'I pledge to provide a safe place for you to be 100% yourself, celebrate your flaws and help you find your happy'.

Kerry 💋

Why it's 100% okay if your friends and family don't 'get' your dream.

Why it's 100% okay if your friends and family don't 'get' your dream.

(And also why you should never let that stop you either). In fact, I think if you can get the knack for being okay with this idea, it's one of the biggest hurdles you'll ever have to jump over in squashing your fear of failure – caring what people think.

Don't get me wrong, it's lovely, life-affirming and super-confidence-boosting for people that mean a lot to you, to be behind you. It can make a lot of things easier than not having them behind you. But what it doesn't do, is give you that valuable perspective and viewpoint on how much you want your dream, and realise what you're willing to do to reach it.

I'm lucky enough to have a fabulous mix of folk around me – folk who totally get what I want to do and are always behind me; folk who don't really get what I want to do but are cheerleaders supporting me anyway; and then folk who plainly and simply do not get it, don't get involved in it at all, and never will do. And y'know, I actually need each of their outlooks. Even the poo-poo-my-ideas ones. 

If you've got a dream-business dream

So why do I think it's okay for those nearest to you to not dig what you want to do as a business? Why do I think you shouldn't get p*ssed at them if they don't share your social media posts promoting it? And why do I think you actually need their disengagement? There's a few reasons.

Firstly, your business needs to survive beyond the support of your friends and family hun. That's the cold, hard truth. It's totally awesome to have their support of course, but you defo need to be in a place where you're not reliant on it. Them not buying from you, is doing you a good service in helping you think bigger and smarter, earlier.

Secondly, they're likely not your target audience anyway. (And if they are your target audience, remember they're not your entire audience. Or certainly shouldn't be!). Have your target market nailed, don't deviate from it and don't worry if your Dad isn't in it. He's awesome, but you're going to be okay without him as a client. Remind yourself of when the boot's on the other foot too; if a friend of your's has a business selling miniature, hand-carved wooden matchboxes, if they're not your bag, there's only so many you can buy, and only so many times you can share their social media posts before you have to draw a line and carry on with your life. The same brutal truth applies to you and your business – you've gotta look further afield to find your true audience. 

Thirdly, their lack of support is genuinely doing you a favour – hear me out on this one.

It's a big ol' world out there and that sense of feeling 'out on your own', is actually giving you an authentic taste of the real business world – where no success happens by accident, you have to fight for your place and find a way to believe in yourself every freaking day, despite sometimes feeling like the universe is against you. You're not going to know that feeling, if for the first year you're sustained wholly by everyone that lives on your Mom's street. In fact, you can use someone's lack of support as a signal that it's worth your while doing some first-hand market research and really test your idea and market for viability. Never a bad idea. And then you can thank them for giving you the idea! :)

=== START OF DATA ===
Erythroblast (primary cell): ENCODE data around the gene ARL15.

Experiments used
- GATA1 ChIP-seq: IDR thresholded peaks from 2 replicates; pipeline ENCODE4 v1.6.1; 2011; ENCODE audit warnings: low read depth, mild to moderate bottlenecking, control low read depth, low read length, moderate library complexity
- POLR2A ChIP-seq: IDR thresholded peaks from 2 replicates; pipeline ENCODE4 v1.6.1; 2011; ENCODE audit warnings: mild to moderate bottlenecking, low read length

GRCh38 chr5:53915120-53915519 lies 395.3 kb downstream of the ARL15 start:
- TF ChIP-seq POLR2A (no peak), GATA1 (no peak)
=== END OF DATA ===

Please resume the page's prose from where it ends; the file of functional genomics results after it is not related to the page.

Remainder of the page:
If you've got a dream-lifestyle dream

So why do I think it's okay for your homies to not be into your dream-life-goals either? Well, mainly because they don't have to be. It's not their life and they're not going to be living it, right? But also, because I really do believe any dream that's worth something, needs to be challenged, so you can genuinely find out how much you want it and are willing to fight for it. Anything that you flake from going for, after verbalising it, say with a friend, wasn't reeeally a dream was it? It was a cool, fleeting thought. And anything that comes to you super-easily, isn't reeeally worth having, because everyone would have it. Nothing dreamy about that.

Dreams worth going for are those things that need grit, sacrifice and commitment to be reached. Dreams are those things that never leave your consciousness. Those things that you would most certainly regret not doing when you picture your 80 year-old self looking back at your life. Those are the dreams I'm talking about. Plus, nothing can give you more welly and incentive to go after something, than someone scoffing at the very idea you're aiming for. So yep, you should actually thank your visionless homies for their negative vibes. It's those exact vibes that might just give you that bit of motivation to take action towards reaching that dream.

I suppose when you look at the bigger picture of it all, the naysayers (that you'd hoped would be yaysayers), aren't you and rightfully don't have your dream. They've been brought up differently to you, they think differently to you, and they have different interests and priorities to you. What tickles your fancy doesn't automatically tickle theirs, and that's a good thing. If we all had the same dreams and aspirations we'd live pretty one-dimensional lives y'know? And even though it can feel like a let down if they have different ideas to you in terms of support, I'm sure they're likely to totally show up for you in a million other ways. And that's awesome. 

So yep, it's 100% okay for them not to 'get it', because you do.

Big love and all the feels, Kerry :D


Four hacks to balance 'baby and business' as a rookie first-time mom.

Four hacks to balance 'baby and business' as a rookie first-time mom.

Wanna start working for yourself? Here's four golden nuggets I wish I knew before I started.

Wanna start working for yourself? Here's four golden nuggets I wish I knew before I started.